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Valentine's Day Jewelry Guidance for First-Time Buyers

Valentine's Day Jewelry Guidance for First-Time Buyers

(Herndon, Va.) - Valentine's Day brings many first-time ring buyers into stores. Engagement ring shoppers and twenty- and thirty-something shoppers like to celebrate Valentine's Day with diamonds. However, first-time shoppers are often nervous about making such an important purchase and want to ensure that they are getting a good value. The American Society of Appraisers offers tips to shoppers to help educate them about making a purchase with value that will hold up over the long run.
"Most people love diamonds for their beauty and don't even realize that they also hold their value better than other gemstones," says Nancy Stacy, an American Society of Appraisers Master Gemologist Appraiser(r). "Though many buyers are more concerned with the style than the long-term value, some customers want it all and look for guidance in the buying process."
It may be surprising to learn that it is not always the most expensive diamonds that hold their value the best. For those who are concerned with value, the following tips might come in handy:
* It may not be as wallet-friendly, but value-conscientious shoppers may want to know that diamonds larger than one carat in size will hold their value best.
* Diamonds that have the quality "F" in color and "VS1" and "VS2" in clarity have been holding their values best over time, even though they aren't the most expensive grades.
* Cut is the most important of all the "C's." Look for a proportion and shape that maximize the diamond's sparkle for best value retention-that information that is provided on major lab reports called "certs".
* Round brilliant-cut diamonds will hold their value better than other shapes.
* Because diamonds are the hardest of all stones, they will be less likely to be damaged, which will help retain their value.
* For the best value for your money, put the most money into the diamond itself and choose a simple setting.
"Choosing the ring is only half the process," says Stacy. "If you are purchasing a diamond over 1_2 carat in size, you should choose one certified by one of the two major labs, get the ring independently appraised by a third-party appraiser, and talk to your insurance agent about the best way to insure the ring."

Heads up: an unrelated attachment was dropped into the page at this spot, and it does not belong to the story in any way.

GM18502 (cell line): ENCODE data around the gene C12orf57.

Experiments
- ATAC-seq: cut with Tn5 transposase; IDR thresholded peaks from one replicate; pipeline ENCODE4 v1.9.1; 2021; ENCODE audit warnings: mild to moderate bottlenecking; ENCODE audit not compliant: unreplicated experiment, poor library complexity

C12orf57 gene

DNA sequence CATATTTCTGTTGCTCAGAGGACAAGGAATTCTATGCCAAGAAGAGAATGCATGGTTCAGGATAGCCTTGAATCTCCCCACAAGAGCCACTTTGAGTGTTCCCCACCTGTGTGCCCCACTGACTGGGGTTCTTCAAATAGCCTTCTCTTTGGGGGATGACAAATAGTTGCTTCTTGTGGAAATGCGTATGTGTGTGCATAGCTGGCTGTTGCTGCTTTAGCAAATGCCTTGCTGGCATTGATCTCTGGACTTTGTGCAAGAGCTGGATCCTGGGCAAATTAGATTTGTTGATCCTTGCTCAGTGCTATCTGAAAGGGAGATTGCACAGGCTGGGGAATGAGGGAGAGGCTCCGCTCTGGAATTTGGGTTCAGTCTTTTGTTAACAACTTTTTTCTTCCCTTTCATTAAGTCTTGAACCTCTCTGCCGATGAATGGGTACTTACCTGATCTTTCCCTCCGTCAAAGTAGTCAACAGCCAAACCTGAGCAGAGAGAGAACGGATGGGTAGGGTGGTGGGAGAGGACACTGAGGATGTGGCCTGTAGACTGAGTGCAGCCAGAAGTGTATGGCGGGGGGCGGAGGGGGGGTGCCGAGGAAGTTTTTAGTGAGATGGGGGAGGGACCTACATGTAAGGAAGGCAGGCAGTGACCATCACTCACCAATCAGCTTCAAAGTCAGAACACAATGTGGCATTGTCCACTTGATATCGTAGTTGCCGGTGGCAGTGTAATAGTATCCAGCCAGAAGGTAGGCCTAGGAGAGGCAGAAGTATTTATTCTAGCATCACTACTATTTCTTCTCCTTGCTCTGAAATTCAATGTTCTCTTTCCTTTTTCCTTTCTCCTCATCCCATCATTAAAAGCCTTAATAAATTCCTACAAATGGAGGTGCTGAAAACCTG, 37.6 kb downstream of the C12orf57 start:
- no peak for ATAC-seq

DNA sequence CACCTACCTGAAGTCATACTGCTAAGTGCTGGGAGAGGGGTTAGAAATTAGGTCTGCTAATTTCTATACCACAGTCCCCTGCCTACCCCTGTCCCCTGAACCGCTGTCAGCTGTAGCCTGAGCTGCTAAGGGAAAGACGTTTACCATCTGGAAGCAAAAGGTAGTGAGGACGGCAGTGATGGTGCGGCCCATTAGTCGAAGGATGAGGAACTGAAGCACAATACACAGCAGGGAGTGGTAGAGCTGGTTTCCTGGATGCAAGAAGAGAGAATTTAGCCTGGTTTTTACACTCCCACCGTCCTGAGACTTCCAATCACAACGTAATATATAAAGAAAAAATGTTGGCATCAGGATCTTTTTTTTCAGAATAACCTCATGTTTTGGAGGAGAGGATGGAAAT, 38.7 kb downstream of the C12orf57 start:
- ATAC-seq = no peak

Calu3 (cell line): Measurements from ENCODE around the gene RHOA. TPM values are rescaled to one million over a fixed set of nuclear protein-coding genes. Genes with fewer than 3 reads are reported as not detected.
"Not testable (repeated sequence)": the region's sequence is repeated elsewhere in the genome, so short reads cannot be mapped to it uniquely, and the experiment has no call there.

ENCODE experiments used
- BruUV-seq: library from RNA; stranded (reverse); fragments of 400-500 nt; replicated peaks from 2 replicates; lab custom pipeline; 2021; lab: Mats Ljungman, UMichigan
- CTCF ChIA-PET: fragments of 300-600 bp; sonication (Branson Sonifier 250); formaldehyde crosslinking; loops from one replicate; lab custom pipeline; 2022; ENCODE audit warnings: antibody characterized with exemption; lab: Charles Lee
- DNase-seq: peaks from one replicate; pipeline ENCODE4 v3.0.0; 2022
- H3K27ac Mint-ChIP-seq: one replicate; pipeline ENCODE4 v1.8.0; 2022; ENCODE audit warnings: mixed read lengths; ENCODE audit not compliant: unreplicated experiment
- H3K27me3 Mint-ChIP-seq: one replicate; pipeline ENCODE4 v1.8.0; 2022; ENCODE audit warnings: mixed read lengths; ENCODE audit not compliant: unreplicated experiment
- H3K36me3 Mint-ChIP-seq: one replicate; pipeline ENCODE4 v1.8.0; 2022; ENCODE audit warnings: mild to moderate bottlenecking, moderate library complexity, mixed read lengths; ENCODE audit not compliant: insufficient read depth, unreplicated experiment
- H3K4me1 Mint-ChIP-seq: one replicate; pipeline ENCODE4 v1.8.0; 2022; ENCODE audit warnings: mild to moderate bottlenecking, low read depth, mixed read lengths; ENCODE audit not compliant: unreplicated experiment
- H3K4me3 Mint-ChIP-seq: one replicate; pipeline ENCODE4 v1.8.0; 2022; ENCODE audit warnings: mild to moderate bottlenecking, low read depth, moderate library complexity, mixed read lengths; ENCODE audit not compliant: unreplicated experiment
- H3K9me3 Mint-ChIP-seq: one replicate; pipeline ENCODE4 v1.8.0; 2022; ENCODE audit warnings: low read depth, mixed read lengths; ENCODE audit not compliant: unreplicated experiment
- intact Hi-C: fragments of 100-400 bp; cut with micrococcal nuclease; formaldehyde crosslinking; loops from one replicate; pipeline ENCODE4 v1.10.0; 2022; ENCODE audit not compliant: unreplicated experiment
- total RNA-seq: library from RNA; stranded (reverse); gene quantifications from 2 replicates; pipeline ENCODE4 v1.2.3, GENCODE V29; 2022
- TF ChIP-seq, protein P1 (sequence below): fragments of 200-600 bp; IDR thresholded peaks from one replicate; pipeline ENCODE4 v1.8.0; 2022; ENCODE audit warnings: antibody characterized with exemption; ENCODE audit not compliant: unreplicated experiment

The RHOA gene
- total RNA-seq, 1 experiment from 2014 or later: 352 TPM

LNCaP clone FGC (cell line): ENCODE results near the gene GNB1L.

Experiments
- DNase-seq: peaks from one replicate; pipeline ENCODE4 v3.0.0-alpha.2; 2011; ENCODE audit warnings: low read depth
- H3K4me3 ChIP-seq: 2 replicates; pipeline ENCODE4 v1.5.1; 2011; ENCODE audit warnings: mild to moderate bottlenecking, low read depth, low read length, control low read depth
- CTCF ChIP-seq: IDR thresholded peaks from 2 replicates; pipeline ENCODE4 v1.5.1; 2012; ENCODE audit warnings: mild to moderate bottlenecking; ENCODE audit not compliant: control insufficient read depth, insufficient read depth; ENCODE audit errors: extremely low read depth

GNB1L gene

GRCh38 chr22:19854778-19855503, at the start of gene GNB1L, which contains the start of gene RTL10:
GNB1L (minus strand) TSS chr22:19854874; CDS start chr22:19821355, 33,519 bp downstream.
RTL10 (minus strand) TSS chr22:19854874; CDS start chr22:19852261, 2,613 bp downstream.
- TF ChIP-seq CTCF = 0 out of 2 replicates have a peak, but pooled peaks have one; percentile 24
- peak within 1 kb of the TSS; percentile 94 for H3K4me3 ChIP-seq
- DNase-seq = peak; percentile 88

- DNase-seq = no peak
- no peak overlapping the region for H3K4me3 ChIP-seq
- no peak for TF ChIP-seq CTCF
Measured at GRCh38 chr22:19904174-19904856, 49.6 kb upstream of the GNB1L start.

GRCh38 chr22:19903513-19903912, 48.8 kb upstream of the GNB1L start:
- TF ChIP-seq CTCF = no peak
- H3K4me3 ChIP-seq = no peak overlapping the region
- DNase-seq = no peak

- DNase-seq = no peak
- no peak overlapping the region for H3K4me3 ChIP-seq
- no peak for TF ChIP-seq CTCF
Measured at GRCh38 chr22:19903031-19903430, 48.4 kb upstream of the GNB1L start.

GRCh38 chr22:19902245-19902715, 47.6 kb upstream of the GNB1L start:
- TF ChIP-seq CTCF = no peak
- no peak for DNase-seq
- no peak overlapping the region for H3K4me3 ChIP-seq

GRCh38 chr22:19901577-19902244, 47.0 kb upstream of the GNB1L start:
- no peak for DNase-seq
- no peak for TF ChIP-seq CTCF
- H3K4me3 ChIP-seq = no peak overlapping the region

Stacy suggests that shoppers only purchase a larger diamond if it has a report from the Gemological Institute of America (GIA), or the American Gem Society Laboratory (AGSL).
Get the jewel appraised. An appraisal will tell you the value of a piece of jewelry (a lab grading report will not) and will provide documentation for insurance purposes. Reputable jewelers will allow you to have an item appraised either before you purchase it or will allow you a period to have it appraised with a full refund if it doesn't meet expectations.
Choose an appraiser who is an accredited member of a nationally recognized appraisal organization, such as the American Society of Appraisers, as well as a Graduate Gemologist of the Gemological Institute of America (GIA) or the Gemmological Association of Great Britain (FGA). Ask about an appraiser's credentials and make sure they are still active. The appraisal should be done for an hourly or a set fee, not for a percentage of the value of the property-that's unethical.
And finally, make sure you understand the return policy. Get the return policy in writing and get a thorough description of the item (including diamond size and quality) written on your receipt.
For more information about jewelry appraisals, or to find an ASA-accredited gems and jewelry appraiser in your area, visit www.appraisers.org or call (800) ASA-VALU.
About ASA
ASA is an international organization of appraisal professionals and others dedicated to the education, development and growth of the appraisal profession. All ASA accredited Gems & Jewelry appraisers are trained gemologists. ASA is the oldest and only major organization representing all disciplines of appraisal specialists, originating in 1936 and incorporating in 1952. ASA's headquarters is in the metropolitan Washington, D.C., area. Visit the ASA Web site at www.appraisers.org.

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